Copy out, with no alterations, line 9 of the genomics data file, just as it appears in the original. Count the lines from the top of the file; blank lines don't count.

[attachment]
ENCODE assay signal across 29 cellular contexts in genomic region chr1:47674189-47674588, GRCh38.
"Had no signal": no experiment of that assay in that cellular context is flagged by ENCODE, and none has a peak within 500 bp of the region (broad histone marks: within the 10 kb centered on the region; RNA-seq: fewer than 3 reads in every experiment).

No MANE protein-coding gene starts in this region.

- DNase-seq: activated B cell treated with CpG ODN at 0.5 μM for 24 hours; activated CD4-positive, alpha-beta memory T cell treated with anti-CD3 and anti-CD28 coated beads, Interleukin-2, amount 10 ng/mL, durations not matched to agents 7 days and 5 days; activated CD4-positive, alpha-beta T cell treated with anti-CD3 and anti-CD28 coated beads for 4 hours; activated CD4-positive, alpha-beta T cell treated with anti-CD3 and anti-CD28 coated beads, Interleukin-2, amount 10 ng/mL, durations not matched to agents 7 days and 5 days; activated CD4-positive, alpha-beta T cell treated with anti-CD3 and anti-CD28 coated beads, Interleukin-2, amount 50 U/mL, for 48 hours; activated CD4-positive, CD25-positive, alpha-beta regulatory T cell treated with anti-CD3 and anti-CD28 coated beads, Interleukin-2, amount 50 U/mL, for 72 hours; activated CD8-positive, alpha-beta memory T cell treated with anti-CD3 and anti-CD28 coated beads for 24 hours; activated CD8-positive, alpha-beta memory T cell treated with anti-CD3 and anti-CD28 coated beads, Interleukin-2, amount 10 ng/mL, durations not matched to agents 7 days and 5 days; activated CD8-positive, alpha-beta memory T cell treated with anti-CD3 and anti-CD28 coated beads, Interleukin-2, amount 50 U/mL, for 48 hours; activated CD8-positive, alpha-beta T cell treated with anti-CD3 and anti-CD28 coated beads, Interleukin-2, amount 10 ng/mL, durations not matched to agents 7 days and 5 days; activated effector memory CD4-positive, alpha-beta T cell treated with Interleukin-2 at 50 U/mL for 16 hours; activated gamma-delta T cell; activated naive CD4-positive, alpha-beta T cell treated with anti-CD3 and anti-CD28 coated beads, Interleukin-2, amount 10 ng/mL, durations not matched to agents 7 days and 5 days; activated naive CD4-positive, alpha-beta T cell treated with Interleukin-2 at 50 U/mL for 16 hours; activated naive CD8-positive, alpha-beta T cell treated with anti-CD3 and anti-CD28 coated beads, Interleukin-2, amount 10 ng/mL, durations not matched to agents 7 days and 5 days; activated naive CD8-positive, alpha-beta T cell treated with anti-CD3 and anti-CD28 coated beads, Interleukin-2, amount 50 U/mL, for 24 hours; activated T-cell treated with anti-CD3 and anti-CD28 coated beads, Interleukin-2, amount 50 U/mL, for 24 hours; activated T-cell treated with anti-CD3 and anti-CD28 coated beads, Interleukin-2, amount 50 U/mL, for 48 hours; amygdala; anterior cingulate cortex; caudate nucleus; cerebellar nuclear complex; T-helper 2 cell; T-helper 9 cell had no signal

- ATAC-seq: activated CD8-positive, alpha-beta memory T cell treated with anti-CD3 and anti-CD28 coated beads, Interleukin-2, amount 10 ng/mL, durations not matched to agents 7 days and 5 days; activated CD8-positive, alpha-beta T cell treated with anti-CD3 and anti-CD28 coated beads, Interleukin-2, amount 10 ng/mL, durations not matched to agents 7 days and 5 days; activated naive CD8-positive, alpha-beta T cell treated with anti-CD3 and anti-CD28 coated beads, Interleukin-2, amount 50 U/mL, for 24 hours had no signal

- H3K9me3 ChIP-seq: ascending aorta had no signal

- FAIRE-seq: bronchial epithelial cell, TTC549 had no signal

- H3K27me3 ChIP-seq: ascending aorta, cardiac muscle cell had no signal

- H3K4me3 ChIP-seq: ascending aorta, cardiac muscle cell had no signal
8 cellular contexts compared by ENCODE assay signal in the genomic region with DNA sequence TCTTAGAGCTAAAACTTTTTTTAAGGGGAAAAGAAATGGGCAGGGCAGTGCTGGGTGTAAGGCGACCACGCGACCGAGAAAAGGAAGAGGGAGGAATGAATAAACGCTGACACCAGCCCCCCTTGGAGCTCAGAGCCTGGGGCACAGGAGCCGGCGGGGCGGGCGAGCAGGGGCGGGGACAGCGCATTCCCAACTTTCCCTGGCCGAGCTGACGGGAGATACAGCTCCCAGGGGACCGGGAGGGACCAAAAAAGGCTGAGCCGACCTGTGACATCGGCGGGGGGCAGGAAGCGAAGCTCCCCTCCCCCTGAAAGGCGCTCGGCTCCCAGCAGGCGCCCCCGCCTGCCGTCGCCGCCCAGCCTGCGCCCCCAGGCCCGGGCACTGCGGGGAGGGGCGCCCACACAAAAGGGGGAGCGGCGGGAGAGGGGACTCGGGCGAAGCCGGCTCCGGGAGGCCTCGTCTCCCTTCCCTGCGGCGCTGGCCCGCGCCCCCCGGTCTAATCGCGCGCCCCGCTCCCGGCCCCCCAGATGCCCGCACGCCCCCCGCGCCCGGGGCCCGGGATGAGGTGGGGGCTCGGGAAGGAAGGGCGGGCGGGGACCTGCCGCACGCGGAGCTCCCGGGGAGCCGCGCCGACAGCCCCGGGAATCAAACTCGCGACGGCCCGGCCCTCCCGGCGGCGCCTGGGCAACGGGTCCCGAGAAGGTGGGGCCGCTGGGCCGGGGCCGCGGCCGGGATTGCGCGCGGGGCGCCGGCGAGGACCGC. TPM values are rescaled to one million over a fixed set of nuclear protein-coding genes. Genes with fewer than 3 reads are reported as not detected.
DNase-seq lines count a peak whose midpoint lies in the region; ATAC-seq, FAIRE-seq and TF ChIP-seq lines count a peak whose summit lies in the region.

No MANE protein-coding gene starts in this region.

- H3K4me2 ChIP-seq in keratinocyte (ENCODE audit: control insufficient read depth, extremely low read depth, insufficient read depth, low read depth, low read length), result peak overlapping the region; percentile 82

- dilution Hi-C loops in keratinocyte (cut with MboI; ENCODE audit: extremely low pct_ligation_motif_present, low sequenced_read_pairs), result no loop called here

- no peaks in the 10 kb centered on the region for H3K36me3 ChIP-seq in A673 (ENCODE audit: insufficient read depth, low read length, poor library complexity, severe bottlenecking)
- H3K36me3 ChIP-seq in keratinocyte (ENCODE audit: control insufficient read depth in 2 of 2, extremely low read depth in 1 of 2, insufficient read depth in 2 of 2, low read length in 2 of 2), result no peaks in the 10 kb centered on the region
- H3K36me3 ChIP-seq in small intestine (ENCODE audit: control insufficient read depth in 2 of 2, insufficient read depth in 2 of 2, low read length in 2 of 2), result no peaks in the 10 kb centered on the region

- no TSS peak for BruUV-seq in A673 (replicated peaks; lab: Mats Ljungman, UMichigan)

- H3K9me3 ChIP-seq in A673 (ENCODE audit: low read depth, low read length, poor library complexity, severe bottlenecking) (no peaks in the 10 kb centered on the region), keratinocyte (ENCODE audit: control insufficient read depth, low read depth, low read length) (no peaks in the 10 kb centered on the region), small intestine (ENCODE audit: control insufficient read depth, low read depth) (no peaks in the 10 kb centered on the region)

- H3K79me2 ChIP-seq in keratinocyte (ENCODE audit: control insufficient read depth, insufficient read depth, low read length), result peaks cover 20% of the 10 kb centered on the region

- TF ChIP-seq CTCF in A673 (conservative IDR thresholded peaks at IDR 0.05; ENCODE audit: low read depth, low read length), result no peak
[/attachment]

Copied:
- H3K4me3 ChIP-seq: ascending aorta, cardiac muscle cell had no signal